Q: How did things change as Shintoho got closer to bankruptcy?
A: At the time I wasn't very surprised that they were going into bankruptcy. And I was on a part-time hiatus starting to work over at Toei, so when it happened I just moved over there.

Q: Why did Shintoho go bankrupt?
A: They had distribution problems. They wanted to be independent of Toho, who distributed their films. And, because of the friction, distribution began getting worse as time went along. If they had stayed under the Toho umbrella, maybe they would have been better off.

(Hana to Arashi to Gang, 1961)

Q: One of your first films at Toei was The Flower, The Storm and The Gang. It seemed there was much more of an American influence on it - as in your Shintoho Line films - more of a film noir feel than the yakuza films Toei did in the sixties. What kind of freedom did Toei give you in that first Gang film?
A: They didn't give me that much. Which was understandable, since it was my first film there. But I wanted to make it my own, an original film, so I asked them for three days to rewrite the script. Once I got final approval, I just started shooting and followed my instincts. They pretty much left me alone after the script approval. I wanted to be happy with it in case something happened, and I was never able to make another film. But, still, I knew if I din't succeed at Toei I would have no future in movies. It was a fine line I had to walk: still making sure I gave them what they wanted, but also doing what I thought would make the film work and my own creation.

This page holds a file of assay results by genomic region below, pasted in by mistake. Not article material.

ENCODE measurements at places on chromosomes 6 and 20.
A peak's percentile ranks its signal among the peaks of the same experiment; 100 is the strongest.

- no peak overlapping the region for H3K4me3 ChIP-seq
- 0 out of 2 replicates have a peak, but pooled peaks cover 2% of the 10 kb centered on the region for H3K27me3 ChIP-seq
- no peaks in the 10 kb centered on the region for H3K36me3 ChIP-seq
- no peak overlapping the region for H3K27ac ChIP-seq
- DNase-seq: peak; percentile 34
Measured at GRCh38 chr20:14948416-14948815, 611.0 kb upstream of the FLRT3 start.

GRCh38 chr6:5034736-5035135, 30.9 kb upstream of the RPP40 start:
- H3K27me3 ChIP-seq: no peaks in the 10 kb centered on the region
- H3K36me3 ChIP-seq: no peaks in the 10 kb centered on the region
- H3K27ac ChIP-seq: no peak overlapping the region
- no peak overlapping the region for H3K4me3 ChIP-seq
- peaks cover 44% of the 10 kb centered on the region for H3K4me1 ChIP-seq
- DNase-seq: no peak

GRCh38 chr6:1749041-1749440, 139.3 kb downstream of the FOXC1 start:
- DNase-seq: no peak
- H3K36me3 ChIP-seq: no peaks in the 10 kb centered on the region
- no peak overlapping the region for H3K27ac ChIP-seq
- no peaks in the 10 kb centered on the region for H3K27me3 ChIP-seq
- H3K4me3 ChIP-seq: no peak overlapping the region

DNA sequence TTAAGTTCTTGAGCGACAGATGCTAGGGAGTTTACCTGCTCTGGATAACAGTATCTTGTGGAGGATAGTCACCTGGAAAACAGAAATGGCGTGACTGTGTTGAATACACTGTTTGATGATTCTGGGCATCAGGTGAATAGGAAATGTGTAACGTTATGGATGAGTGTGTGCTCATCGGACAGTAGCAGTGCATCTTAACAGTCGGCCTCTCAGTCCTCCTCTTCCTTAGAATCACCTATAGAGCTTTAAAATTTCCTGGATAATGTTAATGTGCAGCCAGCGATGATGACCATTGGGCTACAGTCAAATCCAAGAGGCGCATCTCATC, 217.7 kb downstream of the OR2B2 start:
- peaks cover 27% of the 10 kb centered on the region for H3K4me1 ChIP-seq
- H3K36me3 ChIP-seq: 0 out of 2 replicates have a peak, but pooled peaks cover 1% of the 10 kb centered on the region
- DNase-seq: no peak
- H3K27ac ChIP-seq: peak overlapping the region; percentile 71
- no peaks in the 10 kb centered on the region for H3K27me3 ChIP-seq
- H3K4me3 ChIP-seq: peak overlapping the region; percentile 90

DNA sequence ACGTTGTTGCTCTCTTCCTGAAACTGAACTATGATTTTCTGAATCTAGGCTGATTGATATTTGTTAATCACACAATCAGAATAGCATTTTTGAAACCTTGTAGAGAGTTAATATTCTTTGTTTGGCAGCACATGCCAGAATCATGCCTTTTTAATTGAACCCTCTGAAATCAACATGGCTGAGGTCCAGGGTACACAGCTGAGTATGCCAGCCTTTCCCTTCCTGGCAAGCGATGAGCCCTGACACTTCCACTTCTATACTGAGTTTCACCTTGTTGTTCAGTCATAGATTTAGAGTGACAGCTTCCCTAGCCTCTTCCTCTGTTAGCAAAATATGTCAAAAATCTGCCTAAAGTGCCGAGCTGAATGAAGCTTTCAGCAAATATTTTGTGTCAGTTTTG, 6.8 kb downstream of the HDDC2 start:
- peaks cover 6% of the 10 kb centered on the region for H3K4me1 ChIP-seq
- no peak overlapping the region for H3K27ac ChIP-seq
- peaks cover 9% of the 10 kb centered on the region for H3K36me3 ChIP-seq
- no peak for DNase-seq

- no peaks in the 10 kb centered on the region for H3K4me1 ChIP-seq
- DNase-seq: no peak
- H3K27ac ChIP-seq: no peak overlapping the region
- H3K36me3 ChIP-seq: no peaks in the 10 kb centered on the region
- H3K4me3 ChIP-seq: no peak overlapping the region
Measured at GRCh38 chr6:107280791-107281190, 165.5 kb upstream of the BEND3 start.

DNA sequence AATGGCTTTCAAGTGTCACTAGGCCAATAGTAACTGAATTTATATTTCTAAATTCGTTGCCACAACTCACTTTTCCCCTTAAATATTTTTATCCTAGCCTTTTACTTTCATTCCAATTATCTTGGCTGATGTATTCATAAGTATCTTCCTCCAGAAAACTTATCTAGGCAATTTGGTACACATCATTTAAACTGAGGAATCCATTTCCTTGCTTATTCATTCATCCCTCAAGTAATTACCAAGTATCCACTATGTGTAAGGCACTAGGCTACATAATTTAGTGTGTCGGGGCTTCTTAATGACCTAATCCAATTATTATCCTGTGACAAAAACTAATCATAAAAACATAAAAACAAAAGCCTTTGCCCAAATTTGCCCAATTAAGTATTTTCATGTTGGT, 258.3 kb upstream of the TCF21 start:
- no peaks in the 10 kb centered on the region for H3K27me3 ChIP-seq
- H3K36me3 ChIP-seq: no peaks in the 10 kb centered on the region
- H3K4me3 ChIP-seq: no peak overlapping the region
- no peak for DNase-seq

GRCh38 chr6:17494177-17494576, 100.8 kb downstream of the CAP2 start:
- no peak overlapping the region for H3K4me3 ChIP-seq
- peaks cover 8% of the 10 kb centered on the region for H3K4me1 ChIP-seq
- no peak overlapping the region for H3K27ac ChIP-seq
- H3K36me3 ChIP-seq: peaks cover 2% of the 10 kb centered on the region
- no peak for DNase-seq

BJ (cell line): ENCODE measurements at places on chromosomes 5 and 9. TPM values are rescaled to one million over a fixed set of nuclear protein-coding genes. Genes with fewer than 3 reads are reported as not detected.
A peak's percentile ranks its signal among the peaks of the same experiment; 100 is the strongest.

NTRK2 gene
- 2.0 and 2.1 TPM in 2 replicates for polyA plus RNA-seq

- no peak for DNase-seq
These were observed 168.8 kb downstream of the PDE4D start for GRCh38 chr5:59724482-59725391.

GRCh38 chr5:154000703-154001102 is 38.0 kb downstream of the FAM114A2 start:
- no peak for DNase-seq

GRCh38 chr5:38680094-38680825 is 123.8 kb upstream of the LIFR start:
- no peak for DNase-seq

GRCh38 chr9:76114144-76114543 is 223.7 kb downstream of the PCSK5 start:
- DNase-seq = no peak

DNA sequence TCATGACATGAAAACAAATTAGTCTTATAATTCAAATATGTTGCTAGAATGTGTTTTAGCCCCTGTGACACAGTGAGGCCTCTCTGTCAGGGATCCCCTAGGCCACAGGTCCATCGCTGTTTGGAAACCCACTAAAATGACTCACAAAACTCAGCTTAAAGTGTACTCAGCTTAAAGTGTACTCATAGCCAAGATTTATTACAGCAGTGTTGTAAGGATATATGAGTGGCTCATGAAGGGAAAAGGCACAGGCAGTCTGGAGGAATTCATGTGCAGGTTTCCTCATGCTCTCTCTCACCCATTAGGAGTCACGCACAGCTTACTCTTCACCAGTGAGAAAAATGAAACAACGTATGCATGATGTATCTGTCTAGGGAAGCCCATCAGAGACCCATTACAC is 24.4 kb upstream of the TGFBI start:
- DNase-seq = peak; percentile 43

Q: I know, in many Japanese genre films, studios would sometimes slavishly adhere to certain story elements with little leeway for deviation. Did Toei give you specific guidelines to follow?
A: (laughs) They gave me guidelines for the Gang movies, but I didn't follow them! So they were surprised by that. But, almost always, after they saw the final cut, they were happy with the results.

Q: In Tokyo Gang Vs. Hong Kong, Koji Tsuruta plays a drug addict. Since he was a star, was he worried about his image or did Toei have a problem with him playing that kind of role?
A: No, neither he nor the studio had a problem with it.

Q: Tale of Showa Era Chivalry was an early ninkyo yakuza film set in the pre-WW2 period. What do you think of that genre?
A: I wasn't interested in making that kind of movie, but the head of Toei forced me to do it.

Q: It's one of my favorite ninkyo yakuza pictures! I like the ending, where Tsuruta dies on the boat going across the river, with his boss and girl and comrades clustered around him.